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Let Us Bare Roots

April 21, 2013

Gorgeous roses start with bareroot bushes that should be planted this time of year.

Credit: Star Roses
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From Georgia to Quebec to my currently frigid Wisconsin, it’s time to plant bare root roses. 

If the ground is thawed and you can dig a hole, plant! April and the first two weeks of May are the perfect time, no matter where you live.

I prefer bare root roses, because there are infinitely more varieties available versus those growing in a nursery can.  And, most roses grown on their own roots are only offered as bare root.  Grafted roses (varieties or cultivars that are grafted on to a quick-growing, disease-resistant rootstock) die back to that rootstock during my harsh winters.  The rootstock sprouts, but it’s not the rose I bought.  Some winters even the rootstock will perish when it stays below zero for days.  With own-root roses, the rootstock is the rose you buy when there is die-back.

Photo courtesy of David Astin Roses.

Tips & Tactics

• When you get your bare root rose, take it out of the package and soak it in a bucket of warm water for at least six hours, preferably overnight.  Dig a generous hole about a foot wide and deep and create a soil mound about six inches high in the bottom of the hole.  Spread the rose roots around the mound and fill in the hole.  If you are planting a grafted rose, make sure the graft (knobby spot on the main stem) is at least an inch above the soil line.  Otherwise, the rootstock will take over.

The only way I could have antique rose Therse Bugnet is a bareroot plant, grown on its on roots.  A grafted one would have froze out during my frigid winters.

• Scatter rabbit food in around the bush and scratch it in.  Rabbit food or pellets is popular among rosarians because it’s a cheap source of alfalfa meal, which supplies a hefty dose of slow-release nitrogen and trace elements to plants.  Alfalfa also contains a growth stimulant.

• Scratch two tablespoons of Epsom salts into the soil around plants when they are in full leaf; the salts make flower colors more intense.  The magnesium in them also helps to promote the formation of basal canes at ground level.

Epsom salts help roses like this Lady Elsie May in my garden to develop rich, deep colors.

• Dump coffee grounds and used tea bags around roses.  They both slightly acidify the soil, which roses love.  Banana skins can be buried at the base of plants, too, for a dose of magnesium. You can even bury entire, black mushy bananas when they are past the eating stage.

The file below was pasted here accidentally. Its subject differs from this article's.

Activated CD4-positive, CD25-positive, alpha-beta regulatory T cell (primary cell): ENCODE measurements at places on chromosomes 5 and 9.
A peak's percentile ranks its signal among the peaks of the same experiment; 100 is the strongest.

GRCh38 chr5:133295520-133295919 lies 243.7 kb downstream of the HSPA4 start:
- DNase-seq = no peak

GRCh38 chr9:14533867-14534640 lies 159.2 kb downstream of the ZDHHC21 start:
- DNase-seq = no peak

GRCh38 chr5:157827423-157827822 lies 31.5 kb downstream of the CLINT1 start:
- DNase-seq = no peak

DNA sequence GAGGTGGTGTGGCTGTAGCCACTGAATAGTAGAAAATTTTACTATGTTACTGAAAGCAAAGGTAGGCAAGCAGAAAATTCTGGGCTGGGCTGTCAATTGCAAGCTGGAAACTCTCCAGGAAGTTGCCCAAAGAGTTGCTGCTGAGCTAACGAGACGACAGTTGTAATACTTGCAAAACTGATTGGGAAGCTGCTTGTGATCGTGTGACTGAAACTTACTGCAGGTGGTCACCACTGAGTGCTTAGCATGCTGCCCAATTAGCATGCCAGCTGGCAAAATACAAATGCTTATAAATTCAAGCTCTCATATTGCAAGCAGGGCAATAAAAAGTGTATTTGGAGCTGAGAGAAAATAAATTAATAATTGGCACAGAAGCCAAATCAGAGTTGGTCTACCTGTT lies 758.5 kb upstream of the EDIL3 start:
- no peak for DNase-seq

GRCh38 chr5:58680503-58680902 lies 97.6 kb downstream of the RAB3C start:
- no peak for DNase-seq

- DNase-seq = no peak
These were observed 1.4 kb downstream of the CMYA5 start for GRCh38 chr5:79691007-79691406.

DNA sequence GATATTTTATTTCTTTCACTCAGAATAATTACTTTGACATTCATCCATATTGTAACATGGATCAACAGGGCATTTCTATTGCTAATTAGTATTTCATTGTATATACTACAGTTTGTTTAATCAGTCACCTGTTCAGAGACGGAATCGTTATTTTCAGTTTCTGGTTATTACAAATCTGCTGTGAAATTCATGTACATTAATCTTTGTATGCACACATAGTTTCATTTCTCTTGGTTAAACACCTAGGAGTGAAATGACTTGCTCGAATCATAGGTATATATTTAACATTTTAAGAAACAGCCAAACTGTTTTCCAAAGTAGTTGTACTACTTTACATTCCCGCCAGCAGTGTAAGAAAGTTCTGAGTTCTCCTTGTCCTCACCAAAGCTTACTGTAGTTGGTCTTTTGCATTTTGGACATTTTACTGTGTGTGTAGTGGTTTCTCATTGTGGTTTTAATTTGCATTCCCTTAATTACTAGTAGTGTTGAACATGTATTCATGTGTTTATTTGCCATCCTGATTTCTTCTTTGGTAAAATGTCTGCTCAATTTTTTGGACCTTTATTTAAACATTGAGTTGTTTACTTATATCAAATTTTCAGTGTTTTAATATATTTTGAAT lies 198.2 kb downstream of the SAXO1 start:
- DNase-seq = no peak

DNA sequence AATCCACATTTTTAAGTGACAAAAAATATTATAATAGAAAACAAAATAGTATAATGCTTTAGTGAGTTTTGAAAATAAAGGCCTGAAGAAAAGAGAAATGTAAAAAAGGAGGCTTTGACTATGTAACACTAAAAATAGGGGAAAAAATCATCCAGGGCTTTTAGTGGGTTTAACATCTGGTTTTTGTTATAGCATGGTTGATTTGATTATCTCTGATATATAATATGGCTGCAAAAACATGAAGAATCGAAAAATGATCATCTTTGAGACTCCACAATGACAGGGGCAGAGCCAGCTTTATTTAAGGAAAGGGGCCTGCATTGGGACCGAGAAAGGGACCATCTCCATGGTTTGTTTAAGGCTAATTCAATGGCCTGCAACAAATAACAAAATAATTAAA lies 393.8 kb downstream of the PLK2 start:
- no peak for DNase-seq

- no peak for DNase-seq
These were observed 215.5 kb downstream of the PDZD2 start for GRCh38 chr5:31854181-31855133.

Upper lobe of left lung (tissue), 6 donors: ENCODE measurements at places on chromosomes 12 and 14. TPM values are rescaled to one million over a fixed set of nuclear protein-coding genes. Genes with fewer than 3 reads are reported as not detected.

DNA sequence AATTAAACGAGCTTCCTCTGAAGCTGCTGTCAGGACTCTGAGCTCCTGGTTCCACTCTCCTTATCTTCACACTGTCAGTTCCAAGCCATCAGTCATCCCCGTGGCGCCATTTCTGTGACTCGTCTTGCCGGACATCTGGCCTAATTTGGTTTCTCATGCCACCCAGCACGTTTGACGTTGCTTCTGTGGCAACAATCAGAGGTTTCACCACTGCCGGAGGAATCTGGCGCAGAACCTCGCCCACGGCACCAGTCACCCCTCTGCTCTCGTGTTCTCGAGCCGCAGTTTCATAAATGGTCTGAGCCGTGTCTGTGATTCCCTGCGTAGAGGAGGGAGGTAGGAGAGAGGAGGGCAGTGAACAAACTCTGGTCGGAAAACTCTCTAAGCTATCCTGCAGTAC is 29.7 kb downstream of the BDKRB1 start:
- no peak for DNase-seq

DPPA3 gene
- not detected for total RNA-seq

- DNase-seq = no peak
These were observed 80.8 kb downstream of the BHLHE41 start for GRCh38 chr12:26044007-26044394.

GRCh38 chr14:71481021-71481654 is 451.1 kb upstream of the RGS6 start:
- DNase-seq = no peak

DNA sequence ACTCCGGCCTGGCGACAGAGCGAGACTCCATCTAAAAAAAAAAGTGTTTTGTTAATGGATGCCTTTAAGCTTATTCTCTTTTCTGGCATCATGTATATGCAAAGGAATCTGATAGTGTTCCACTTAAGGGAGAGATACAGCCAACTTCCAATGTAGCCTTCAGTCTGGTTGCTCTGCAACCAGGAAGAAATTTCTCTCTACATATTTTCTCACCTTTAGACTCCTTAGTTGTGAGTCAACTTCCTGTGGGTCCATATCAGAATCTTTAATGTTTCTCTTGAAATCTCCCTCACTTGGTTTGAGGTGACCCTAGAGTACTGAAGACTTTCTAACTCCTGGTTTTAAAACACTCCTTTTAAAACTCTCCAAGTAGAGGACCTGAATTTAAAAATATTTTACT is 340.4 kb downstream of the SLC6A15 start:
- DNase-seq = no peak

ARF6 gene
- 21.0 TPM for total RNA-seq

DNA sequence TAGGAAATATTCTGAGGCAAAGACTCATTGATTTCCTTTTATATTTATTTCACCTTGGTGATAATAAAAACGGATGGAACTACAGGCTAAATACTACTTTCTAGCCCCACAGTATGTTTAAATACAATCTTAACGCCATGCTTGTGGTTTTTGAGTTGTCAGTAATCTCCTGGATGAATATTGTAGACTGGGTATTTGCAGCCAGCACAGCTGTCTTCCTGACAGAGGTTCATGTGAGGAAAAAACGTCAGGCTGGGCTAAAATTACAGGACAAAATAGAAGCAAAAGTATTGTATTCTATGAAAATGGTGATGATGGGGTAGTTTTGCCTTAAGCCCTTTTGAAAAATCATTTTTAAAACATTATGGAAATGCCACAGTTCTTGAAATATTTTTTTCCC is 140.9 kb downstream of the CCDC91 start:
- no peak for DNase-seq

• If deer and gophers are a problem in your garden, confuse them with lavender.  Grow plants among the roses to muddy the flowers’ aroma, which attracts deer.  When planting rose bushes, throw a handful of dried, crushed lavender into the planting hole to thwart gophers.


Doreen Howard has written for The Old Farmer's Almanac All-Seasons Garden Guide for 15 years and is the former garden editor at Woman’s Day as well as a photographer. She has grown more than 300 varieties of heirloom edibles and flowers in the last two decades.

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Look for Doreen's newest book, Heirloom Flavor: Yesterday's Best-Tasting Vegetables, Fruits and Herbs for Today's Cook. Find in stores everywhere including Walmart and on the Web including amazon.com.

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Comments

Hello, I'm just learning how

By Goldenfawn22

Hello, I'm just learning how to garden and I brought a white rose bush that I think has been miss labeled(cj. Sally Holmes Rose) they have 5 petals. This is creating a problem for me because I don't know how to research how to care for it. for instance, how what do I do hen the petals get old and I want new growth?

I love nature especially tree

By robbin edwards

I love nature especially tree and some flowers except allergic to soy wheat lavendar and violets. I like fresh air and photography. I take lots of photo and find it very spiritual. I habe posted some of my photos on oldfarmers almanac and they liked them. I like your educational blog and hope you will view some of my photography of nature as well. Thanks for sharing your rose tips.

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